weover.me: Post #2: An Empirical Approach to the Question

19 Jan

Posted by Demian Entrekin

The question: whether or not there is good without God

I am going to take an empirical approach to the question. For this question, I am not interested in hypotheticals or scriptural interpretations. I am interested in familiar evidence, experiences that I have had myself.

What experiences have I had with good and what do those experiences tell me?

Since I have had no direct, personal experiences with any God, I will focus only on my experiences with good and see what those experiences tell me. And for the sake of the discussion, the idea of good is synonymous with moral.

After thinking about different personal experiences, I decided to draw on two connected events in my life to better examine the question of the good, the moral behavior.

1. Moving to Berkeley CA from Birmingham AL when I was a child
2. School desegregation in those two cities

I remember being bused across Berkeley in the 1970s to go to a school that was heavily African American. The bus crossed two major north-south streets that were both dividing lines of class and race. I also remember that it was a very controversial topic at the time. Nevertheless, the local government of Berkeley had decided to integrate schools in different neighborhoods because it was the right thing to do. It was the moral thing to do. School integration was a way to level the playing field for all. Leveling the playing field was the correct moral act.

The civic attitude toward school integration in Birmingham was altogether different. The governor of the state stood on the steps of public schools to block integration. The privileged white community was largely against school integration. It took federal action to change the behavior toward school integration. Armed men had to protect the few black kids who were sent to white schools.

This tells me that good, moral behavior is inherently regional. In one location, the collective idea of what is good can vary drastically from another geography.

When I went back to visit family in Birmingham as an adult, the idea of school integration had ceased to be a major issue. There remained a sizeable anti-integration constituency, but the public policy had in fact changed. Between 1963 and 2012, the idea of what was good, right, and moral had changed. It had been slow change but it had been change.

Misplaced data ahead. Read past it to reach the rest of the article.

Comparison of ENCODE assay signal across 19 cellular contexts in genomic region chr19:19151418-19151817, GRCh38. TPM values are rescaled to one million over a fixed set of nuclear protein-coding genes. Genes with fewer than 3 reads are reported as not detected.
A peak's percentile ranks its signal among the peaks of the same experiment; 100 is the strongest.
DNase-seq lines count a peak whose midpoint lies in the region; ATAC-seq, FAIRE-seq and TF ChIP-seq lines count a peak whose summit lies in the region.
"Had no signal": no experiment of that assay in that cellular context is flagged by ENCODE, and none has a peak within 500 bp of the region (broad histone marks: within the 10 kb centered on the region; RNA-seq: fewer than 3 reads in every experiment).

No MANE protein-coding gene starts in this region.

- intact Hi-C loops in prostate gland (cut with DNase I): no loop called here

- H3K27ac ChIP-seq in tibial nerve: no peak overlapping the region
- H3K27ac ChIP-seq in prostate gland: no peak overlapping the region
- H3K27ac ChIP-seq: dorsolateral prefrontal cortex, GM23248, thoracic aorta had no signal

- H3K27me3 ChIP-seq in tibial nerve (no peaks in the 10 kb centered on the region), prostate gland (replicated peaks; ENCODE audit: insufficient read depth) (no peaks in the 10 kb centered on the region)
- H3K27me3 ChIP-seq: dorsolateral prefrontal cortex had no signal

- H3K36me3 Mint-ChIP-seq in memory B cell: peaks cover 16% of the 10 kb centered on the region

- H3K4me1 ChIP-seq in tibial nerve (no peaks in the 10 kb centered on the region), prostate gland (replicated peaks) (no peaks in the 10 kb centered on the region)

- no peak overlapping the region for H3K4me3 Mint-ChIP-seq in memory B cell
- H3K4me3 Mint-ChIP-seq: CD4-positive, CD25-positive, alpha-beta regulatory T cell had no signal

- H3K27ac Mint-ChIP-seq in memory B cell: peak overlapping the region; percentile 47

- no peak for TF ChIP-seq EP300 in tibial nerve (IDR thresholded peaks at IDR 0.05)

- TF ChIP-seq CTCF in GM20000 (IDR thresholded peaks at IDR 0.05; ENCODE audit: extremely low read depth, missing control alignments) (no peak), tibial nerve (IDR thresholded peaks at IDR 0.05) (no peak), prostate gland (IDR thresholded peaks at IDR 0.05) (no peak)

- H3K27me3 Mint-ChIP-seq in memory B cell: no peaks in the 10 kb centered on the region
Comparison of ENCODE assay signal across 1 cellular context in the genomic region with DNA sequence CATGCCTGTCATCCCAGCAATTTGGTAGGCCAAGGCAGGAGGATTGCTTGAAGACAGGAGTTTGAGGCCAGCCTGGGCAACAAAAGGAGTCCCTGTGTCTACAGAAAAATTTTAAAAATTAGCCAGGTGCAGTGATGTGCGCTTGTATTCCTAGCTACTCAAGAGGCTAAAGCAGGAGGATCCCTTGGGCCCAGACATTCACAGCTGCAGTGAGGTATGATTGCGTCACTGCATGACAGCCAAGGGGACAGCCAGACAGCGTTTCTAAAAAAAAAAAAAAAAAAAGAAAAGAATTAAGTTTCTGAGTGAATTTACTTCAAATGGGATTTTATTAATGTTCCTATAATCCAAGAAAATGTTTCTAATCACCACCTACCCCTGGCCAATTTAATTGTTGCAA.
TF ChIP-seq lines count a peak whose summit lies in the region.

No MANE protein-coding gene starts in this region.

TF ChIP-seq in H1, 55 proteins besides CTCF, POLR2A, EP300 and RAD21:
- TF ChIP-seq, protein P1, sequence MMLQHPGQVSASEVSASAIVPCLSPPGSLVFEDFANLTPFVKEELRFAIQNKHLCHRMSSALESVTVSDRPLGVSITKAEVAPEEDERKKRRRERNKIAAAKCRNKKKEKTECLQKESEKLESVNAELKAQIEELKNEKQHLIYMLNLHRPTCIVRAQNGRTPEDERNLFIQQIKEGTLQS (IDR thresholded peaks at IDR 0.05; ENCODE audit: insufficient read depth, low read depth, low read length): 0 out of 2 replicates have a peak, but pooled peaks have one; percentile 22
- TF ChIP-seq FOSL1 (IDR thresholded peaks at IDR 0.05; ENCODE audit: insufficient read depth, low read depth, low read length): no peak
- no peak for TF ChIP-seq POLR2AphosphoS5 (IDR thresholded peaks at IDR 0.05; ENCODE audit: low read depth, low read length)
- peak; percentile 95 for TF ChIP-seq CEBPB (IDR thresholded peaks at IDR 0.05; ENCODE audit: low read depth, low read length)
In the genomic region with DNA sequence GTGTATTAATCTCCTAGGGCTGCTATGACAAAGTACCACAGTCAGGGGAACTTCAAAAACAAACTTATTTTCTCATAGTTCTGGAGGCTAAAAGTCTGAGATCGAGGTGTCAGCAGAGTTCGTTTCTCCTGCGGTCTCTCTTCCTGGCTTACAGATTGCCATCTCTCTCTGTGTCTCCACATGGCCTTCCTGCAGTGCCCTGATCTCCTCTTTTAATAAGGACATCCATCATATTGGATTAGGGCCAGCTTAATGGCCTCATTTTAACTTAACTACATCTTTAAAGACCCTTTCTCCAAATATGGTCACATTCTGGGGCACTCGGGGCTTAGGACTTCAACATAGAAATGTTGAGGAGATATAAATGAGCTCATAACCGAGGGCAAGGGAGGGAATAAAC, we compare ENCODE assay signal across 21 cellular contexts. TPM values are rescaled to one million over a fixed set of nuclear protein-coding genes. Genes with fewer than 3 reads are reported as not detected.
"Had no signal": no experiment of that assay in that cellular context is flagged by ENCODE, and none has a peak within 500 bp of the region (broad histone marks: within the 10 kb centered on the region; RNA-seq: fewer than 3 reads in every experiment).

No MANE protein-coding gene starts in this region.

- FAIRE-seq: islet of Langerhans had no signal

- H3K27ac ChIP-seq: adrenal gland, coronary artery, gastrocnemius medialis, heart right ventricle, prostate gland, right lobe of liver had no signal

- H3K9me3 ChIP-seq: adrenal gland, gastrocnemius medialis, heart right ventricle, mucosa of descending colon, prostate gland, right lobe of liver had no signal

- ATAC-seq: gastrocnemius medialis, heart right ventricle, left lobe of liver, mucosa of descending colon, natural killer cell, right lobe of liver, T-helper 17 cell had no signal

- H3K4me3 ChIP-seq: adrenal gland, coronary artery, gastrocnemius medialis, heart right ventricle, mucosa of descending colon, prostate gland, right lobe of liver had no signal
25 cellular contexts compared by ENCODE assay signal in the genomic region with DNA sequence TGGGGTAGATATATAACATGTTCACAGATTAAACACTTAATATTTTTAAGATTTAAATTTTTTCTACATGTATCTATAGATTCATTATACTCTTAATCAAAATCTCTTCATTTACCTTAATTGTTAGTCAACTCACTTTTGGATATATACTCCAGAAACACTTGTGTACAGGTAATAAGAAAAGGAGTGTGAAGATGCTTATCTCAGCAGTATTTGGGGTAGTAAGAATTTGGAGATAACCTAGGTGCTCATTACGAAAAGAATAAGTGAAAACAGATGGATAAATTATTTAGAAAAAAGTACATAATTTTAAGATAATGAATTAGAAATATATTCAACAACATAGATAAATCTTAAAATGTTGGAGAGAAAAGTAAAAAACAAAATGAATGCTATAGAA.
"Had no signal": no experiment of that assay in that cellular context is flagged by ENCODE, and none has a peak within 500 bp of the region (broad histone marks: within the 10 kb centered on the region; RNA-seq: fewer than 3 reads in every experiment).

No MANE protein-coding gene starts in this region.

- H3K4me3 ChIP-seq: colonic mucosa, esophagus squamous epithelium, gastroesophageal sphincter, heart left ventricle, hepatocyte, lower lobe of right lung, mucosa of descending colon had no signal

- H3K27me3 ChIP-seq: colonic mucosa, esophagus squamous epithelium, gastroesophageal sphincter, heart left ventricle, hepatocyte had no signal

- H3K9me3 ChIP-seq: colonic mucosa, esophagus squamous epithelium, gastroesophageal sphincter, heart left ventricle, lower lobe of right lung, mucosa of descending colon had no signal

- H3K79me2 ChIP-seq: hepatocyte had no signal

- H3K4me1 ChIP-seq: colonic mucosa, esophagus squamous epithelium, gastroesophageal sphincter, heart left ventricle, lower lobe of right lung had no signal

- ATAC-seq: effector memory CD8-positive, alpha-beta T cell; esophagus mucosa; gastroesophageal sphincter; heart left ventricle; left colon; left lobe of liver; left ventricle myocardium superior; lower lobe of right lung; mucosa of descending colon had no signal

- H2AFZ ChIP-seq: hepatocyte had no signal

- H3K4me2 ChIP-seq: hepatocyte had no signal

In Berkeley of 2012, the idea of school integration had also changed. People who had supported it were no longer sure it was practically effective, or at least perhaps not sufficient to improve education for all. But the question of its essential morality had become endemic, ingrained in the culture.

This led me to determine that the good, the moral, is also temporal. Over time the idea of good collective behavior can change in a particular region.

So, if the good, the moral, is both regional and temporal, then what does that say about the idea that God is a requirement for good? These two axes of morality suggest some consequences:

1. If good is regional, and God is required, then the relationship between God and good is also regional, and God is then inherently regional. “We have our God and they have theirs.” To me this fundamentally challenges the idea that one unifying God is required for good, and implies a polytheistic model for God and good.
2. If the good is temporal, and God is required, then the relationship between God and good is also temporal, and then God is inherently temporal. “Our God’s view of the good changes over time.” This idea fundamentally challenges the eternal nature of God, and makes God inherently inconstant in the evolving idea of what is good.

Certainly one could argue that God gives us the capacity to understand good, moral behavior and the rest is up to us. Or that God has given us the idea of good in some form of revelation or scripture, but that we simply fail to grasp it. This could explain why the good is both regional and temporal.

In both cases, however, God is no longer necessary for the application of moral behavior and is thus no longer a necessary participant in its application. The human world, in the scenario, would become something like God’s reality show, and both the world and God are made capricious, if not absurd.

Leave a comment and/or proceed to post #3: Sacrificium reflectit Bonum

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